The game Kasparov-Topalov, played at the Hoogovens (now Corus) Tournament in Wijk aan Zee in 1999, features one of the deepest combinations ever performed in a chess game: 1.e4 d6 2.d4 Nf6 3.Nc3 g6 4.Be3 Bg7 5.Qd2 c6 6.f3 b5 7.Nge2 Nbd7 8.Bh6 Bxh6 9.Qxh6 Bb7 10.a3 e5 11.0-0-0 Qe7 12.Kb1 a6 13.Nc1 0-0-0 14.Nb3 exd4 15.Rxd4 c5 16.Rd1 Nb6 17.g3 Kb8 18.Na5 Ba8 19.Bh3 d5 20.Qf4+ Ka7 21.Rhe1 d4 22.Nd5 Nbxd5 23.exd5 Qd6 (Diagram) 24.Rxd4! cxd4 25.Re7+ Kb6 26.Qxd4+ Kxa5 27.b4+ Ka4 28.Qc3 Qxd5 29.Ra7 Bb7 30.Rxb7 Qc4 31.Qxf6 Kxa3 32.Qxa6+ Kxb4 33.c3+! Kxc3 34.Qa1+ Kd2 35.Qb2+ Kd1 36.Bf1! Rd2 37.Rd7! Rxd7 38.Bxc4 bxc4 39.Qxh8 Rd3 40.Qa8 c3 41.Qa4+ Ke1 42.f4 f5 43.Kc1 Rd2 44.Qa7 1-0
Kasparov has written a number of books on chess. In 2003 the first volume of his projected five volume work Garry Kasparov on My Great Predecessors was published. This volume, which deals with the world chess champions Wilhelm Steinitz, Emanuel Lasker, Jose Raul Capablanca and Alexander Alekhine, and some of their strong contemporaries, has received lavish praise from some reviewers (including Nigel Short), while attracting criticism from others for historical inaccuracies and analysis of games directly copied from unattributed sources. Despite this, the first voume won the British Chess Federation's Book of the Year award in 2003. Volume two, covering Max Euwe, Mikhail Botvinnik, Vassily Smyslov and Mikhail Tal appeared later in 2003.
However, Kasparov retorted with 3 wins and 2 draws, soundly winning the match.
In May 1997, IBM's updated "Deep Blue" defeated Kasparov. This was the first time a computer had ever defeated a world champion. IBM keeps a web site of the event at " class="external">http://www.chess.ibm.com/
In November 2003, he engaged in a four game match against chess playing computer program X3D Fritz (which was said to have an estimated rating of 2807), using a virtual board, 3D glasses and a speech recognition system. The first was a draw, X3D won the second after Kasparov blundered when short of time, Kasparov won the third, and the last game was a draw. The X3D Man-Machine World Chess Championship match ended in draw. Kasparov receives $175,000 for the result and takes home the golden trophy. (Although since it drew the match X3D Fritz said it was going to store a virtual reality copy of the trophy for itself.).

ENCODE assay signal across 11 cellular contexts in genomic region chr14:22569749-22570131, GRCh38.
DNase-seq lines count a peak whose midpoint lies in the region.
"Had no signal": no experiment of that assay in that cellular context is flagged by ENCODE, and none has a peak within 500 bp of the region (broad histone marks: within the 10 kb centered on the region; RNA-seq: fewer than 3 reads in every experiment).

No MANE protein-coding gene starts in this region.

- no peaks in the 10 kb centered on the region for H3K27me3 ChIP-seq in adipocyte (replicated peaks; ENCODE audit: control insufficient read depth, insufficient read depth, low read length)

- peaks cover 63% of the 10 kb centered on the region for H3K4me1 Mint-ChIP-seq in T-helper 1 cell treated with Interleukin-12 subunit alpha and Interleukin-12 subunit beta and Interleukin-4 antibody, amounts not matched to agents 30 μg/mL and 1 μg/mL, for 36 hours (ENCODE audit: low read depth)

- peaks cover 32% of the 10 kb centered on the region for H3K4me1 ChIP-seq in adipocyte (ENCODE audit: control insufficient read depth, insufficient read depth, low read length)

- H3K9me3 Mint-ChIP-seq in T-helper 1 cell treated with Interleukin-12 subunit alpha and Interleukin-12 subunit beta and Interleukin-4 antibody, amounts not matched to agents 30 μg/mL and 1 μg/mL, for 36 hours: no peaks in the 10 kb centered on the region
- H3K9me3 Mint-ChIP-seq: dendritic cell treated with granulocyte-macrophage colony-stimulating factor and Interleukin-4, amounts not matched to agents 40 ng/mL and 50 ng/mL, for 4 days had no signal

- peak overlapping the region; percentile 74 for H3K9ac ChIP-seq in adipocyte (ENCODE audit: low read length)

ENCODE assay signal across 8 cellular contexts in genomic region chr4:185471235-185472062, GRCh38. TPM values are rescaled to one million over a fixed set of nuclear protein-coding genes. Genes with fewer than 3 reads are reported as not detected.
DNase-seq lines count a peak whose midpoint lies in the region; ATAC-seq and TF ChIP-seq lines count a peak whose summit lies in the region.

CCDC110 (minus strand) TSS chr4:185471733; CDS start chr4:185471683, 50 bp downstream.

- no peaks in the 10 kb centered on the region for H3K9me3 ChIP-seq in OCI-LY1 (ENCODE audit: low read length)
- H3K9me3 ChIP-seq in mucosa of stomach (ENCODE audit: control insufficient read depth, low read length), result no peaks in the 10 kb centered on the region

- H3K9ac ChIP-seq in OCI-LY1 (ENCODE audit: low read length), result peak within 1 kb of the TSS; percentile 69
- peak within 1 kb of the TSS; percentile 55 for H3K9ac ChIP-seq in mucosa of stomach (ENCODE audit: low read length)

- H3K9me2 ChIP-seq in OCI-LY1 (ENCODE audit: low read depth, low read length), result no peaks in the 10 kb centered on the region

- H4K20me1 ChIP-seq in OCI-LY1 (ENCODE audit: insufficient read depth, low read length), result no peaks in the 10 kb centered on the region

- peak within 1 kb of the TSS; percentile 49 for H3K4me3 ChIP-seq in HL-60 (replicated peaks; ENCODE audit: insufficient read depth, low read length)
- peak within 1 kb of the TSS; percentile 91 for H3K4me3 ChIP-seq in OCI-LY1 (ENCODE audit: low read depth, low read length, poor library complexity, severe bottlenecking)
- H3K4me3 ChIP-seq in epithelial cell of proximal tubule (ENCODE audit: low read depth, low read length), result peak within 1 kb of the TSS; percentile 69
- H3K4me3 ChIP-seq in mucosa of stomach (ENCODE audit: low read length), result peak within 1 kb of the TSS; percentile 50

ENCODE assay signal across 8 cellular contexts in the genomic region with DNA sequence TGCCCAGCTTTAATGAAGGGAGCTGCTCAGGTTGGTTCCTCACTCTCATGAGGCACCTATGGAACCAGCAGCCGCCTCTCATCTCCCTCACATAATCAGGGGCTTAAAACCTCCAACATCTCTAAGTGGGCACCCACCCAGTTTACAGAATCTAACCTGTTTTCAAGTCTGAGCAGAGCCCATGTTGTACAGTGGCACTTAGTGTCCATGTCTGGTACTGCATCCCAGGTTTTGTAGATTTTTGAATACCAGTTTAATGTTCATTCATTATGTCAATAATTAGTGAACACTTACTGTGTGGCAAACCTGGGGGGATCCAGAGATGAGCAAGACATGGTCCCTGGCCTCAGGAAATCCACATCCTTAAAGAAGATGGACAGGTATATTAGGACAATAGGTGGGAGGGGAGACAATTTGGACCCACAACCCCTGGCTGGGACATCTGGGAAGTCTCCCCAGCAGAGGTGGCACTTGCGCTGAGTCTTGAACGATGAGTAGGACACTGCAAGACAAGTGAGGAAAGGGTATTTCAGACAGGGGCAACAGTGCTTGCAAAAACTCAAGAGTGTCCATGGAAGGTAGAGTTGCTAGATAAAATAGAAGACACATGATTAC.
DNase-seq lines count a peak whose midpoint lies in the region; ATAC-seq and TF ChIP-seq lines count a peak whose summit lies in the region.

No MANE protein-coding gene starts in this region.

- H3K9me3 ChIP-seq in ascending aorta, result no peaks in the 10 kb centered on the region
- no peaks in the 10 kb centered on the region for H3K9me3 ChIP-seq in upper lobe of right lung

Kasparov continued to criticize the blunder in the second game that cost him a crucial point. He felt that he had outplayed the machine overall and played well. "I only made one mistake but unfortunately that one mistake lost the game."
Chess against computers
However, Kasparov retorted with 3 wins and 2 draws, soundly winning the match. In May 1997, IBM's updated "Deep Blue" defeated Kasparov. This was the first time a computer had ever defeated a world champion. IBM keeps a web site of the event at " class="external">http://www.chess.ibm.com/ In November 2003, he engaged in a four game match against chess playing computer program X3D Fritz (which was said to have an estimated rating of 2807), using a virtual board, 3D glasses and a speech recognition system. The first was a draw, X3D won the second after Kasparov blundered when short of time, Kasparov won the third, and the last game was a draw. The X3D Man-Machine World Chess Championship match ended in draw. Kasparov receives $175,000 for the result and takes home the golden trophy. (Although since it drew the match X3D Fritz said it was going to store a virtual reality copy of the trophy for itself.). Kasparov continued to criticize the blunder in the second game that cost him a crucial point. He felt that he had outplayed the machine overall and played well. "I only made one mistake but unfortunately that one mistake lost the game."